Lightweighting vehicle-integrated photovoltaic modules


To extend the driving range of electric vehicles, research groups are looking at integrating solar cells on the vehicle roof, the hood, the trunk and side body panels. But such vehicle-integrated photovoltaic (VIPV) applications will need new lighter-weight modules based on a deep understanding of potential failure mechanisms, and resilient module designs.

A European research team has reported some progress towards that goal after investigating interconnection and encapsulation strategies to improve  VIPV module reliability against damp heat and mechanical impacts.

“In developing lightweight PV modules with high reliability, mechanical properties of the bill-of-materials used were found to be crucial. We screened various composites and found carbon-fiber reinforced plastics to be promising,” the research's corresponding author, Bin Luo, told pv magazine. “The most challenging aspect was to understand the different degradation/failure mechanisms when using different materials.”

The team fabricated lightweight mini modules, weighing around 3.45 kg/m2. The backsheets selected were reinforced with either glass-fiber polypropylene or carbon-fiber polypropylene. The back encapsulant was made of polyolefin elastomer (POE) reinforced with randomly oriented short glass fibers in an 8.2 % weight ratio. Multi-wire connected heterojunction cell strings, a thermoplastic polyolefin (TPO) contact foil, a front encapsulant made of polyolefin elastomer (POE), and a polyethylene terephthalate front sheet completed the devices' structure.

The team then conducted damp heat and mechanical impact tests, which revealed failures, such as cracks in the solar cell, module delamination, and microcracks in the backsheets. These were then analyzed to arrive at a new bill of materials that included fiber reinforcement in the backsheet and thicker front encapsulant film.

Using a backsheet with a higher bending stiffness can reduce global bending, which reduces shear stresses and, therefore, could prevent cell cracks, explained the team. As for the damp heat resilience, which depends on the water vapor permeability of materials in the module stack, the team addressed it from the front and back.

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The result was a design that included carbon-fiber polyamide backsheets and new low-moisture transmission layers in the module. The design decisions increased the weight to 5.21 kg/m2 and raised the cost, but the strategy enabled increased resilience to the earlier observed failure modes.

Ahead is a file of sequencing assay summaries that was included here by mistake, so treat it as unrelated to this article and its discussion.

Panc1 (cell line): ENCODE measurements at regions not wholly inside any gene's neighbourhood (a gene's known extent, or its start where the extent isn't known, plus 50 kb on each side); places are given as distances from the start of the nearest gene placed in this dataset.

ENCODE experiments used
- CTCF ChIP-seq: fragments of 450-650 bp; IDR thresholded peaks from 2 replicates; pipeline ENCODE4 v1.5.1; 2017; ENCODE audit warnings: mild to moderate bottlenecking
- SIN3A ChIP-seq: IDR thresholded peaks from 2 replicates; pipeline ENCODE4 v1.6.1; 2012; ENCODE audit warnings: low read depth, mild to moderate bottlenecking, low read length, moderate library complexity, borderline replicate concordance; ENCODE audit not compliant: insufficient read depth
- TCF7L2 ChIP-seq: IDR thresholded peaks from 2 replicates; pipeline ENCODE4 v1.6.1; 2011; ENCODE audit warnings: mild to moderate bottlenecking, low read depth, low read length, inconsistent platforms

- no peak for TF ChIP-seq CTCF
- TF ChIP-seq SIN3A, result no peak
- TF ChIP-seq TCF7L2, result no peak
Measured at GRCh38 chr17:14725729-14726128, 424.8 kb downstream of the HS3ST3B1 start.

In the discussion about using non-traditional materials to provide module protection and reliability, the team noted the tradeoffs between weight and cost. “Further testing and cost optimization are required to bring this to commercialization,” said Luo.

The study is described in “Encapsulation strategies for mechanical impact and damp heat reliability improvement of lightweight photovoltaic modules towards vehicle-integrated applications,” published in Solar energy materials and solar cells. The researchers came from Belgium’s KU Leuven, IMEC, Hasselt University, and EnergyVille, plus Switzerland’s Ecole Polytechnique Fédérale de Lausanne (EPFL), and the Austrian Research Institute for Chemistry and Technology.

Looking ahead at future research topics, the team sees a need for combined reliability tests, including hail impact, thermal cycling, and damp heat tests, in conjunction with a statistical analysis. More testing of curved lightweight PV modules in a larger size is also required.

Luo expanded on the future research outlook when he said, “We want to build further on our understanding of the failure mechanisms in different lightweight PV structures and the link to material properties under different stressing conditions that are relevant for PV in general but specifically also for different integrated PV applications.”

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